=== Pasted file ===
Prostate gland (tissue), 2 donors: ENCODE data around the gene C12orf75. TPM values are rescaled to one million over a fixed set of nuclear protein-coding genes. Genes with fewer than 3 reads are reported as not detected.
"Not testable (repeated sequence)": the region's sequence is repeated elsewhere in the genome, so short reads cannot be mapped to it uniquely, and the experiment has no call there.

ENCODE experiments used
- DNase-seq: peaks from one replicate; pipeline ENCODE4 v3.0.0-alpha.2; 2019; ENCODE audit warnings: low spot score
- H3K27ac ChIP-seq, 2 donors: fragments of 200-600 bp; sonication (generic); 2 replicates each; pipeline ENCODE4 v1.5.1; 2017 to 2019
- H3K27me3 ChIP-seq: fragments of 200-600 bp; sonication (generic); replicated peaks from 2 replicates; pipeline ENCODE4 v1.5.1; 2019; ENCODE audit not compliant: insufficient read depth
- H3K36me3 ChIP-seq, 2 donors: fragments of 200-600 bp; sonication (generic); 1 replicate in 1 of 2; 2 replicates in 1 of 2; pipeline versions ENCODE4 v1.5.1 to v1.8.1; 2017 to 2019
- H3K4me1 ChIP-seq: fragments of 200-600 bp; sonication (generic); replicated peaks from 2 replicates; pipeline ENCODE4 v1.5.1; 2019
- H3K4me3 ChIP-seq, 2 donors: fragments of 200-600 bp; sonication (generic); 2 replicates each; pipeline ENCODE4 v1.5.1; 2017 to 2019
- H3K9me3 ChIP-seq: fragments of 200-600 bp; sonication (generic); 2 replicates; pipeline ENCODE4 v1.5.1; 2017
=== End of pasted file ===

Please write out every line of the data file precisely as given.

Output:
Prostate gland (tissue), 2 donors: ENCODE data around the gene C12orf75. TPM values are rescaled to one million over a fixed set of nuclear protein-coding genes. Genes with fewer than 3 reads are reported as not detected.
"Not testable (repeated sequence)": the region's sequence is repeated elsewhere in the genome, so short reads cannot be mapped to it uniquely, and the experiment has no call there.

ENCODE experiments used
- DNase-seq: peaks from one replicate; pipeline ENCODE4 v3.0.0-alpha.2; 2019; ENCODE audit warnings: low spot score
- H3K27ac ChIP-seq, 2 donors: fragments of 200-600 bp; sonication (generic); 2 replicates each; pipeline ENCODE4 v1.5.1; 2017 to 2019
- H3K27me3 ChIP-seq: fragments of 200-600 bp; sonication (generic); replicated peaks from 2 replicates; pipeline ENCODE4 v1.5.1; 2019; ENCODE audit not compliant: insufficient read depth
- H3K36me3 ChIP-seq, 2 donors: fragments of 200-600 bp; sonication (generic); 1 replicate in 1 of 2; 2 replicates in 1 of 2; pipeline versions ENCODE4 v1.5.1 to v1.8.1; 2017 to 2019
- H3K4me1 ChIP-seq: fragments of 200-600 bp; sonication (generic); replicated peaks from 2 replicates; pipeline ENCODE4 v1.5.1; 2019
- H3K4me3 ChIP-seq, 2 donors: fragments of 200-600 bp; sonication (generic); 2 replicates each; pipeline ENCODE4 v1.5.1; 2017 to 2019
- H3K9me3 ChIP-seq: fragments of 200-600 bp; sonication (generic); 2 replicates; pipeline ENCODE4 v1.5.1; 2017